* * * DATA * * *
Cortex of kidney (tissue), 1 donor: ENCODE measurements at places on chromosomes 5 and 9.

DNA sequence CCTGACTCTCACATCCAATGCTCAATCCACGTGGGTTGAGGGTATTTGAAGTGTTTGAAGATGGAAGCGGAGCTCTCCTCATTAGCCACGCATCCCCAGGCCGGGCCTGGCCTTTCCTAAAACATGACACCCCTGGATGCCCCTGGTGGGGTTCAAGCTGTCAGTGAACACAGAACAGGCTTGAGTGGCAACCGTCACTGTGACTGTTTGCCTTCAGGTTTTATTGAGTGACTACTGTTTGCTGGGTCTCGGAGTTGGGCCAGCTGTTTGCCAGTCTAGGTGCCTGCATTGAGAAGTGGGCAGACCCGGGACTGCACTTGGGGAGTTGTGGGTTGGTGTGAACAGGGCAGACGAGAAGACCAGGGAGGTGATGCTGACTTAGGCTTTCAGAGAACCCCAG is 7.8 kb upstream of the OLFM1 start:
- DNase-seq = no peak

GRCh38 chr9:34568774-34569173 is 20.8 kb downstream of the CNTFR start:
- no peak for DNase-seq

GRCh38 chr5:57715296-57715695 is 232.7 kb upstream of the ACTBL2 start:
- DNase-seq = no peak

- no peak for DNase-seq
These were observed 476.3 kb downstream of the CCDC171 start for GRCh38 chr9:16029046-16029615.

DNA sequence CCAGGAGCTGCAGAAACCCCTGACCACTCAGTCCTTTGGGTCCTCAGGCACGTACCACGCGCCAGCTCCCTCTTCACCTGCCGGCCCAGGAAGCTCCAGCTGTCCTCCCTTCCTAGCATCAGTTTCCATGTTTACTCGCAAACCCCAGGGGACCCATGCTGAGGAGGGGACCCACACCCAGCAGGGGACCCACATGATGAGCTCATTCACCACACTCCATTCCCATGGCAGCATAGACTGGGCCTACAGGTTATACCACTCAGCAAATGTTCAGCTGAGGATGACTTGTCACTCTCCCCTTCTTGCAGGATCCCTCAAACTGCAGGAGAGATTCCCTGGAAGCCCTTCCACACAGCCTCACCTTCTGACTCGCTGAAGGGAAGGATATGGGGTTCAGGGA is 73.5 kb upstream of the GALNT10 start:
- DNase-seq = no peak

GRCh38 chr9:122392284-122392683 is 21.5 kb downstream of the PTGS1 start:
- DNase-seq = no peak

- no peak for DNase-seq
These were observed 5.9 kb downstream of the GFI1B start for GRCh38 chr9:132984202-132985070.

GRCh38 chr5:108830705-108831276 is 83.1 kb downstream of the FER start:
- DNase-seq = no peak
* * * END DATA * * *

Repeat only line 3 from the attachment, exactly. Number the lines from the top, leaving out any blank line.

- DNase-seq = no peak